CONTENT WARNING: This post contains sensitive content around cow birthing and calf complications. Reader discretion is advised.
This week we were on high alert as we anticipated Madeline going into labor. The beginning of the week was pretty uneventful. We spent our evenings working with Baxter, continuing to train him how to behave around the chickens. The farm was feeling normal after all the chaos of last week. Wednesday is when everything shifted.
Our breeder reached out with some concerns about Madeline, so we had the vet come check her out. She wasn’t interested in hay anymore and was a bit wobbly on her feet. After discussing our options we decided to induce labor. Our biggest concern was that if we didn’t intervene she may go another few days without eating and not be in good shape for the delivery. Thursday afternoon she was given the second dose of meds to induce and within about 2 hours she was in active labor.
An hour of contractions and no progression. We notified the vet and continued to monitor her, but still no progress. The vet decided to come by and I am so glad he did. The calf was breech. He tried for what seemed like an eternity to turn that calf and get him in a better position. “Something is wrong with this calf’s hind end”. These words hit me like a brick to the chest. So many thoughts were racing through my head at this point. Was this related to the acorn toxicity? Is the calf viable? Is Madeline going to make it? Then my critical care nurse mode was activated. We have to do everything we can to get that calf out. The vet assistant went to get chains to pull the calf. The vet and his assistance starting pulling with all their might. The calf wasn’t budging.
The pulling continued and it felt like we were playing tug-of-war, we were at Madeline’s head and the others pulling the calf. Still the calf was not budging. The they brought in the calf jack. This brought my already sinking heart to the floor. They got everything hooked up and they cranked on the chains to get that calf out. Poor Madeline had to lay down at this point. A few good cranks and the calf was finally out. But there was no celebration. The calf was clearly deformed. The hips and knees were fused, which explained why he was unable to reposition the calf, and the base of the spine was protruding out of the skin. The calf was alive but obviously not viable. We couldn’t let him suffer any longer. He had to be euthanized. We let Madeline sniff around the calf but you could tell she knew something was wrong. I think this is when I felt completely dissociated. I don’t have another word to describe it. I can’t be emotional right now. I have to stay strong. I have to move forward. I have to… cry.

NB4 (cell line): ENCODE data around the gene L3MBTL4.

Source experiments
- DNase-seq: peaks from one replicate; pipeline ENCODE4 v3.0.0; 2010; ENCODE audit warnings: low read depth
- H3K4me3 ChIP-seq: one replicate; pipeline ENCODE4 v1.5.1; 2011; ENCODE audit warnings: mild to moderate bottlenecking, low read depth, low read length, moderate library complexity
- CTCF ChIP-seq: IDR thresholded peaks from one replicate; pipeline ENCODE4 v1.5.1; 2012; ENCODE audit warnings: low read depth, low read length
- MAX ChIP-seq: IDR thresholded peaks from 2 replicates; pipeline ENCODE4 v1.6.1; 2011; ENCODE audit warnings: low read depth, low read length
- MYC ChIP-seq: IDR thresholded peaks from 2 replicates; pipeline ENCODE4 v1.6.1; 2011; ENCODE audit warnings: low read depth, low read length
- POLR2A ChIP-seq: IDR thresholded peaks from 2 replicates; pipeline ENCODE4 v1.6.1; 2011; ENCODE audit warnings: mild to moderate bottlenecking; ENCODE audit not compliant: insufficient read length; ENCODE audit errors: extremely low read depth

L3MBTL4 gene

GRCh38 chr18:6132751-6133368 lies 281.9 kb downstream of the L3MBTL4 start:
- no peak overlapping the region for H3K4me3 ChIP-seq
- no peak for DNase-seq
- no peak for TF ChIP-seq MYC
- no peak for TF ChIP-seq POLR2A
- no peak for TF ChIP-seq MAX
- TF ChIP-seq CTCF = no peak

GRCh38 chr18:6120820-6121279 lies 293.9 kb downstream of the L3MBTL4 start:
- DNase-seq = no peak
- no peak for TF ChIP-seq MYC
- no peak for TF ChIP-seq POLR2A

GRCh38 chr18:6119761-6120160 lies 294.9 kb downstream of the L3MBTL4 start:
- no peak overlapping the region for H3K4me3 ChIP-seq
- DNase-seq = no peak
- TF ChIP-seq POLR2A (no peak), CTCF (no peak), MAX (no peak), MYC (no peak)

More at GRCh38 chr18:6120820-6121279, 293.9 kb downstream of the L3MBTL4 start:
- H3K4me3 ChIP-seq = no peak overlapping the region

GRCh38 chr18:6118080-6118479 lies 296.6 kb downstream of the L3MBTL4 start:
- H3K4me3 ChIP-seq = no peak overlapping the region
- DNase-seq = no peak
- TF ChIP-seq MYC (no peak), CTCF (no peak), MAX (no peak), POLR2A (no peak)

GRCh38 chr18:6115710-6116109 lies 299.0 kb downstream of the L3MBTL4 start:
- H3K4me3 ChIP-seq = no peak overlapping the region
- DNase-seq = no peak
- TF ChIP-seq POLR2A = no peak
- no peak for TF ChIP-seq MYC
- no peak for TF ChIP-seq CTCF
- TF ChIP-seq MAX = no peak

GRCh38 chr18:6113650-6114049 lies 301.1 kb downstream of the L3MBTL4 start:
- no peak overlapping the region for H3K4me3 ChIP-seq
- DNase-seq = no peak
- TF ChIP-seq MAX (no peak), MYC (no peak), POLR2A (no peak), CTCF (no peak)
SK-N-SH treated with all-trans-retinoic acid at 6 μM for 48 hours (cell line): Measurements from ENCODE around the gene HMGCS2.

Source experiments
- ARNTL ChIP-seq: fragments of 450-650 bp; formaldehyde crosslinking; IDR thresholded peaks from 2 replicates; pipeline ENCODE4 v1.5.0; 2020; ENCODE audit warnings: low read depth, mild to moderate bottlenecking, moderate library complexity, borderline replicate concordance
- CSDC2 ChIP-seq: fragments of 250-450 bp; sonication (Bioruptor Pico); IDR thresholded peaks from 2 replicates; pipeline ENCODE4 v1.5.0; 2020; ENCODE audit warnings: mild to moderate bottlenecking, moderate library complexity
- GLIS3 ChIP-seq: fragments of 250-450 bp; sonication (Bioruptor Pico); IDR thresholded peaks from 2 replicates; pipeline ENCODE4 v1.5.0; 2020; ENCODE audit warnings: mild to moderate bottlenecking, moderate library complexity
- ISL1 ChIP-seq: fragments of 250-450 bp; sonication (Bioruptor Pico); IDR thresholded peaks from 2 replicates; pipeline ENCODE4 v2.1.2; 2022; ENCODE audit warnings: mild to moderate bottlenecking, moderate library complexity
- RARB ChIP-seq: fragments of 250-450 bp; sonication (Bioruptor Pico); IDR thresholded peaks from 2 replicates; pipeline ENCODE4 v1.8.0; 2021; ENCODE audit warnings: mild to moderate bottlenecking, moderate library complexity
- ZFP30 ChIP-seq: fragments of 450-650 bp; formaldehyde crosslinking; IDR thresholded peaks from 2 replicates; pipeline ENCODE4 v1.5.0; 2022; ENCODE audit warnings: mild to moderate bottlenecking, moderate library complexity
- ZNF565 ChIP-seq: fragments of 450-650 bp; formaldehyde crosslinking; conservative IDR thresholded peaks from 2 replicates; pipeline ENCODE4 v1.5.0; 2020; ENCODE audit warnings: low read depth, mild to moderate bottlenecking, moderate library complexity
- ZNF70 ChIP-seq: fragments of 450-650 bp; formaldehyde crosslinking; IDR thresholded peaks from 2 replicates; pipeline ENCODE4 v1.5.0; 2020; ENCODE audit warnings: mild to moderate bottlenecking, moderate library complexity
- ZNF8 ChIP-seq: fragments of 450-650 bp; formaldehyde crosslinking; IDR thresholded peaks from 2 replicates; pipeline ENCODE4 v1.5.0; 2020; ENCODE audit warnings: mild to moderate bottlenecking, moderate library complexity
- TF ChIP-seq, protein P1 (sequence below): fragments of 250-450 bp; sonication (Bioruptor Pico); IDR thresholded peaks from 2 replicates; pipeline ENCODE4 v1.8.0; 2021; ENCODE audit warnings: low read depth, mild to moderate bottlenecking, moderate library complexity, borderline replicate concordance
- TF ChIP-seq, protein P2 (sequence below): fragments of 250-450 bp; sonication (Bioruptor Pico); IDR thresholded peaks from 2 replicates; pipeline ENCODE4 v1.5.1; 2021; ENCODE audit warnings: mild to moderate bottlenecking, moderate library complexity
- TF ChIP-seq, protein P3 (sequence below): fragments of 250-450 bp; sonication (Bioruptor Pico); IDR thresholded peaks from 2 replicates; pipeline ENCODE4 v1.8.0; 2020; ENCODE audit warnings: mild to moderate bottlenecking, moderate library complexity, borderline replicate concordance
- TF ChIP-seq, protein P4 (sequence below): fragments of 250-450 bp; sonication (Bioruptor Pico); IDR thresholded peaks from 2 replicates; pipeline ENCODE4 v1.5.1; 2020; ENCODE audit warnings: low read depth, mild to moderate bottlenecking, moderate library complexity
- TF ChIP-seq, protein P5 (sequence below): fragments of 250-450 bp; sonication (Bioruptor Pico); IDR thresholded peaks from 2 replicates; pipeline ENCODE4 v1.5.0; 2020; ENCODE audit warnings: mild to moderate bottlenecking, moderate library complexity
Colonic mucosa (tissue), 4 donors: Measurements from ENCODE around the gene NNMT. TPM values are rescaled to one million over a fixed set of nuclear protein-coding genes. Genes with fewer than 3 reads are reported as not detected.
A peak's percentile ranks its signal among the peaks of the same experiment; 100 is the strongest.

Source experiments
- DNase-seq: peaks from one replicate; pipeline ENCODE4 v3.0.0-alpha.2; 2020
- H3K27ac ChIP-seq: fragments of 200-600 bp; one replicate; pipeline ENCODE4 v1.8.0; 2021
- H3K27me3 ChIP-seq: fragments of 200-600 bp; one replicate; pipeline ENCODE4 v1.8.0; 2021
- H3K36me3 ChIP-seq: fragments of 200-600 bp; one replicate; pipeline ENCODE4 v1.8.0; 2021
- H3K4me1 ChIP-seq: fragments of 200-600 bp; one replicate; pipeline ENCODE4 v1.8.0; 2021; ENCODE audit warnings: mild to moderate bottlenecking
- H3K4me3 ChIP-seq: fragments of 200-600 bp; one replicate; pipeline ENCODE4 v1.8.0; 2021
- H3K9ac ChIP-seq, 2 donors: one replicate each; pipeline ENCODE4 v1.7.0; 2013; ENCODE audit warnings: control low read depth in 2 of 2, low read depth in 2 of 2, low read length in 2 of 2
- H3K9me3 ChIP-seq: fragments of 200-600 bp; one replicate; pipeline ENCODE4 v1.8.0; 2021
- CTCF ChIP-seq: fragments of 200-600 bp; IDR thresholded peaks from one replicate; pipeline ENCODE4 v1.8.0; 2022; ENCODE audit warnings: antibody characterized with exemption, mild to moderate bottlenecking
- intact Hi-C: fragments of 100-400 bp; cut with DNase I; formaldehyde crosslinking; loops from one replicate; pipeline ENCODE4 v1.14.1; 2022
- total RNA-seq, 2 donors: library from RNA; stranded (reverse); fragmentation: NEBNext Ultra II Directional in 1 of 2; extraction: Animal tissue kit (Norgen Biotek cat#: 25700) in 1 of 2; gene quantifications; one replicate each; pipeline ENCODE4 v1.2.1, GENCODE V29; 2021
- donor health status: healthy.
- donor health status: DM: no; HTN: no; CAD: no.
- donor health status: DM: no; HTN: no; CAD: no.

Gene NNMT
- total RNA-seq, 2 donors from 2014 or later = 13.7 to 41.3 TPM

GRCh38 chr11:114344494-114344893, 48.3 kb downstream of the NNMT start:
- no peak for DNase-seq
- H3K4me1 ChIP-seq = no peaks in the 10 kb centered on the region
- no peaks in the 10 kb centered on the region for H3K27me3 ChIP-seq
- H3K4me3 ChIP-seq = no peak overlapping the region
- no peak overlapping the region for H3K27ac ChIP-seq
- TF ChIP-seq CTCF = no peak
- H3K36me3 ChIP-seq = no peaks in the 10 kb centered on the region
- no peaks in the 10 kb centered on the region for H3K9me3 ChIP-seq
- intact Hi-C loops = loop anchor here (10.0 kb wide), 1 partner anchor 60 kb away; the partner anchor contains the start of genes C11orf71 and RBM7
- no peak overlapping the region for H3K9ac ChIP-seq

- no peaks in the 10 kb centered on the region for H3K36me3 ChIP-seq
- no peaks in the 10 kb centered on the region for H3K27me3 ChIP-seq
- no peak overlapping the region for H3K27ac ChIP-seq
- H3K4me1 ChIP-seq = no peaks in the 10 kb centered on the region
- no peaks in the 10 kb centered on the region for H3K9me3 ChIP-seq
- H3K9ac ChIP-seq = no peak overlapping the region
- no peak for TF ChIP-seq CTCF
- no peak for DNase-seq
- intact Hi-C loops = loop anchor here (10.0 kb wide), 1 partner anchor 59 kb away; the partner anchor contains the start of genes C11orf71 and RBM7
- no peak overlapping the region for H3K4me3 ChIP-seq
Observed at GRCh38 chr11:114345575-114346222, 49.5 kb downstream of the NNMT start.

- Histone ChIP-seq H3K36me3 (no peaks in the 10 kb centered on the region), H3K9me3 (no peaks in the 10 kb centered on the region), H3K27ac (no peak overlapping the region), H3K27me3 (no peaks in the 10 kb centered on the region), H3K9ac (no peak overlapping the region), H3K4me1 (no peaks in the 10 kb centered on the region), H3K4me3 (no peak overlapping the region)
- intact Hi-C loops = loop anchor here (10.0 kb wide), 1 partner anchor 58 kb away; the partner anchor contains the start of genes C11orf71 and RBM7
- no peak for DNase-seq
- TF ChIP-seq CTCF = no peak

It took me a minute to shake the shock of what happened. I wanted to do all I could to help Madeline but I felt frozen by it. I was flooded with thoughts of doubt and sorrow. How could this happen? Am I really meant for this? I pushed those thoughts aside as we still had work to do. We moved Madeline’s first calf into the same paddock so she could “mother” her and have some company. I gathered up my stuff, said my goodbyes, and headed back home. It was a long and stressful drive home. It was dark, rainy and windy. Doing my best to hold back tears I kept my focus on the road.
I arrived safely at home and was promptly greeted with a big bear hug from Baxter. Next stop was the chicken coop, I need to collect eggs and close the coop. I gave Bellatrix a quick hug and headed inside. Beau, Carl, and Jasper greeted me with great enthusiasm. I love my animals. All of them. Losing our calf was crushing. But we have to move forward. There will be loss, there will be hard days, there will be moments that just don’t make sense but you can’t just give up.
I love this quote by Brad Gast, “No matter what happens, no matter how far you seem to be away from where you want to be, never stop believing that you will somehow make it. Have an unrelenting belief that things will work out, that the long road has a purpose, that the things that you desire may not happen today, but they will happen. Continue to persist and persevere.”
We will all face difficulty but how you respond to it makes all the difference. We learned so much from this experience and there is always going to be more to learn. We are not giving up on our dreams. We are pushing through and one day we will look back and be thankful for what we learned this week.
How can I pray for you this week?
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